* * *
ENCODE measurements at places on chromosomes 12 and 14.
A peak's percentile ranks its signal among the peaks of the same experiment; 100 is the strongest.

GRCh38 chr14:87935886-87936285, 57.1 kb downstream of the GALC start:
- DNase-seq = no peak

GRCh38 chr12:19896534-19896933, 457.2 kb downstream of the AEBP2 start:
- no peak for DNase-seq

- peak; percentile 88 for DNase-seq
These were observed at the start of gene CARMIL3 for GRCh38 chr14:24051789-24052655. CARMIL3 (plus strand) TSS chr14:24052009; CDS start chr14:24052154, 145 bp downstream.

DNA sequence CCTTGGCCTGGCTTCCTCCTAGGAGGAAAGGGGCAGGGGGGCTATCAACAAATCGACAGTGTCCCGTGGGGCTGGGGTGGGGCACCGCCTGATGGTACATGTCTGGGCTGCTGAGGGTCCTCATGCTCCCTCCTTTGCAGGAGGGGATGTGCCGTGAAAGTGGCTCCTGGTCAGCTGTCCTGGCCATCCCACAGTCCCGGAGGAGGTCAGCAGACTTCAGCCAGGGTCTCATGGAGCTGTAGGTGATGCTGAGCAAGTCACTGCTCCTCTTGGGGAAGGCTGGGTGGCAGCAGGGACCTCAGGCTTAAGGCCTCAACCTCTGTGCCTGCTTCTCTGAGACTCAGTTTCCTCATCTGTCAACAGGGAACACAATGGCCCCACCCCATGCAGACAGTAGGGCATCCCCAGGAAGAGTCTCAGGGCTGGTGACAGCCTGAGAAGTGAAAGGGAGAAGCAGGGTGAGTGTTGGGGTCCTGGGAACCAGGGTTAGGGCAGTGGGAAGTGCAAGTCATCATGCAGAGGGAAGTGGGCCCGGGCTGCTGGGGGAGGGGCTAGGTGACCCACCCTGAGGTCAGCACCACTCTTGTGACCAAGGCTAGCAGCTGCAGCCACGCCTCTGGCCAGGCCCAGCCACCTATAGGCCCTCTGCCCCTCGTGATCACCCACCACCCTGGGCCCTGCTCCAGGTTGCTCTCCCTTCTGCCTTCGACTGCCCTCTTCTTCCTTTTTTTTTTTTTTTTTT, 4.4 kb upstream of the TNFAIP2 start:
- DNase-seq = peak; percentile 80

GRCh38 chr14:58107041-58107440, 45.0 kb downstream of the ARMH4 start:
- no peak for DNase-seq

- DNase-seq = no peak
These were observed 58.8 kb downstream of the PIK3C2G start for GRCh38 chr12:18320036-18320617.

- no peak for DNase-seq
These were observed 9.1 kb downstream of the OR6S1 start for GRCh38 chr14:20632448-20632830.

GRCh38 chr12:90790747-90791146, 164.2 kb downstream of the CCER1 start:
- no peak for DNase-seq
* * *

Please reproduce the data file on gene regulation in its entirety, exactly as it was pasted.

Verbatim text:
ENCODE measurements at places on chromosomes 12 and 14.
A peak's percentile ranks its signal among the peaks of the same experiment; 100 is the strongest.

GRCh38 chr14:87935886-87936285, 57.1 kb downstream of the GALC start:
- DNase-seq = no peak

GRCh38 chr12:19896534-19896933, 457.2 kb downstream of the AEBP2 start:
- no peak for DNase-seq

- peak; percentile 88 for DNase-seq
These were observed at the start of gene CARMIL3 for GRCh38 chr14:24051789-24052655. CARMIL3 (plus strand) TSS chr14:24052009; CDS start chr14:24052154, 145 bp downstream.

DNA sequence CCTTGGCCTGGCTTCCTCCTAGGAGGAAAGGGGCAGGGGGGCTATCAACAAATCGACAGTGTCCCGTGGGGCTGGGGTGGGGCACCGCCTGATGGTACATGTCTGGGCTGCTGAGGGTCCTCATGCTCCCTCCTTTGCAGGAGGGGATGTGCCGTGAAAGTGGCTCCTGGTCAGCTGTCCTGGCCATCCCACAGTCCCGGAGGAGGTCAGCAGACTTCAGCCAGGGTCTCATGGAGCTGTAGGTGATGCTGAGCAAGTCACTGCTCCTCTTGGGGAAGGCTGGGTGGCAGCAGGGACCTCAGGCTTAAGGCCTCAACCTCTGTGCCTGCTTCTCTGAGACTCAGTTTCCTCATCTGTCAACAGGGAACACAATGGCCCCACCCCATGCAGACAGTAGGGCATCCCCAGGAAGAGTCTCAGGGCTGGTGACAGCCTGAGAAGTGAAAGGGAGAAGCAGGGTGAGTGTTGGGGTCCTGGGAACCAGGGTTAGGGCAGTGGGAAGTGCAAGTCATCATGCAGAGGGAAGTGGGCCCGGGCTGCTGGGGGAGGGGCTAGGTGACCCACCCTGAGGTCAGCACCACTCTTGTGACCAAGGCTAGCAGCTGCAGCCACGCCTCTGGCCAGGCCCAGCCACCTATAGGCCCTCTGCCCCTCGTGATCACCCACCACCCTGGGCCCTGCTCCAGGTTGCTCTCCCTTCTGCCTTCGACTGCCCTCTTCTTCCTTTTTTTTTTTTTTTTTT, 4.4 kb upstream of the TNFAIP2 start:
- DNase-seq = peak; percentile 80

GRCh38 chr14:58107041-58107440, 45.0 kb downstream of the ARMH4 start:
- no peak for DNase-seq

- DNase-seq = no peak
These were observed 58.8 kb downstream of the PIK3C2G start for GRCh38 chr12:18320036-18320617.

- no peak for DNase-seq
These were observed 9.1 kb downstream of the OR6S1 start for GRCh38 chr14:20632448-20632830.

GRCh38 chr12:90790747-90791146, 164.2 kb downstream of the CCER1 start:
- no peak for DNase-seq